“We want to cut down on any partisan leanings,” said the commission’s co-chairman Alexander Williams, a former federal judge. “The governor has made it very clear he wants a fair, independent and transparent job done here. … We want to make sure this is a model that other states can look at and adopt.”
Beyond the judicial ruling ordering a new 6th District by 2020, Maryland and all states are required to redraw all congressional districts after the 2020 Census to reflect population changes.
Hogan’s commission is charged with developing new 6th District boundaries to address the constitutional violations found by the judges, specifically that Democrats in Maryland drew the district in 2011 to disenfranchise Republicans. A Democratic candidate replaced a Republican incumbent after the lines were changed, and Democrats continue to hold the seat.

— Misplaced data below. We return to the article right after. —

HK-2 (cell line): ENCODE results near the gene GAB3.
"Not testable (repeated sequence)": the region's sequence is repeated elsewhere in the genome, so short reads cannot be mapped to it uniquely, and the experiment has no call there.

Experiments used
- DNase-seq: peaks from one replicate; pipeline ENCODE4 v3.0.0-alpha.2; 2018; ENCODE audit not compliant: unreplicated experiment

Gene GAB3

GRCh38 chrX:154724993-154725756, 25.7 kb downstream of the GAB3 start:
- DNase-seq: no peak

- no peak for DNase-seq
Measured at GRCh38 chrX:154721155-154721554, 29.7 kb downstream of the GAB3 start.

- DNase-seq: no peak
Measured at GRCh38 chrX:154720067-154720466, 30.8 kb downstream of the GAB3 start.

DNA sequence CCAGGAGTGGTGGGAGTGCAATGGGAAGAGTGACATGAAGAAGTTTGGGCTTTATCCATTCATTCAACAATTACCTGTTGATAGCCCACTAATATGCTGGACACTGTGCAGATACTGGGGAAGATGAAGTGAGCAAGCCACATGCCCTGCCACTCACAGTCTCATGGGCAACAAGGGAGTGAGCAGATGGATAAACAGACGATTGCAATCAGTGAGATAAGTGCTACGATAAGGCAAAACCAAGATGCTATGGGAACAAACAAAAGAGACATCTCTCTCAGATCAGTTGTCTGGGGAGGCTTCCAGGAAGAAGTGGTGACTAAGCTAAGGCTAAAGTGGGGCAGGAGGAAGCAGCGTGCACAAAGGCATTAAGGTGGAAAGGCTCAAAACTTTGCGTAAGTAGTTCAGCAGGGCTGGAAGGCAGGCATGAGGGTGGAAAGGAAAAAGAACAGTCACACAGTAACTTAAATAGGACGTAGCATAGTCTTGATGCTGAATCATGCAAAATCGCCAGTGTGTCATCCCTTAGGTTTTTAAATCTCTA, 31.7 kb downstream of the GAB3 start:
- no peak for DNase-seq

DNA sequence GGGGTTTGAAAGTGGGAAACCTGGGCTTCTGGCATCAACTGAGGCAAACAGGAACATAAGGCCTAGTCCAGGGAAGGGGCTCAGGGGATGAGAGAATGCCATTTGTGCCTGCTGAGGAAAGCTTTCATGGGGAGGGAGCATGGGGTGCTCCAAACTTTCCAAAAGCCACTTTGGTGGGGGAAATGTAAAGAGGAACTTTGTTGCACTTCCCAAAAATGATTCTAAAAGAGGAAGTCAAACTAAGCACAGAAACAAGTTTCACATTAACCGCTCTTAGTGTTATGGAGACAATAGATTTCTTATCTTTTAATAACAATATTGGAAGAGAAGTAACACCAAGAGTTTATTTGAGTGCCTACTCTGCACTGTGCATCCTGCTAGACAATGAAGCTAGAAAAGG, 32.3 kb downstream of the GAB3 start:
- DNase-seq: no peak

The nine-member commission includes three registered Democrats, three registered Republicans and three voters who are registered as unaffiliated with any party. The commission’s meetings are required to be open to the public and livestreamed.
Hogan appointed Williams, a Democrat, and Walter Olson, a Republican, as co-chairs, and named Ashley Oleson, an unaffiliated voter, to serve on the commission.
The commission also set tentative dates for hearings and its next meeting. The commission will accept testimony from the public in Frederick County on Jan. 14 at 7 p.m., in Montgomery County on Jan. 31 at 7 p.m. and in Allegany County on Feb. 6 at 7 p.m. Exact locations will be announced later. On Feb. 20, the commission will meet again to continue its work.
Maryland Senate President Thomas V. Mike Miller and House of Delegates Speaker Michael Busch, both Democrats, have said they are waiting for the federal appeals process to play out before determining how they will proceed on redrawing congressional districts.
The Supreme Court is likely to rule before its term comes to a close in June.
In a recent interview, Busch said that if the Supreme Court ordered Maryland to create a new congressional map, legislative leaders would call a special session to do so this summer.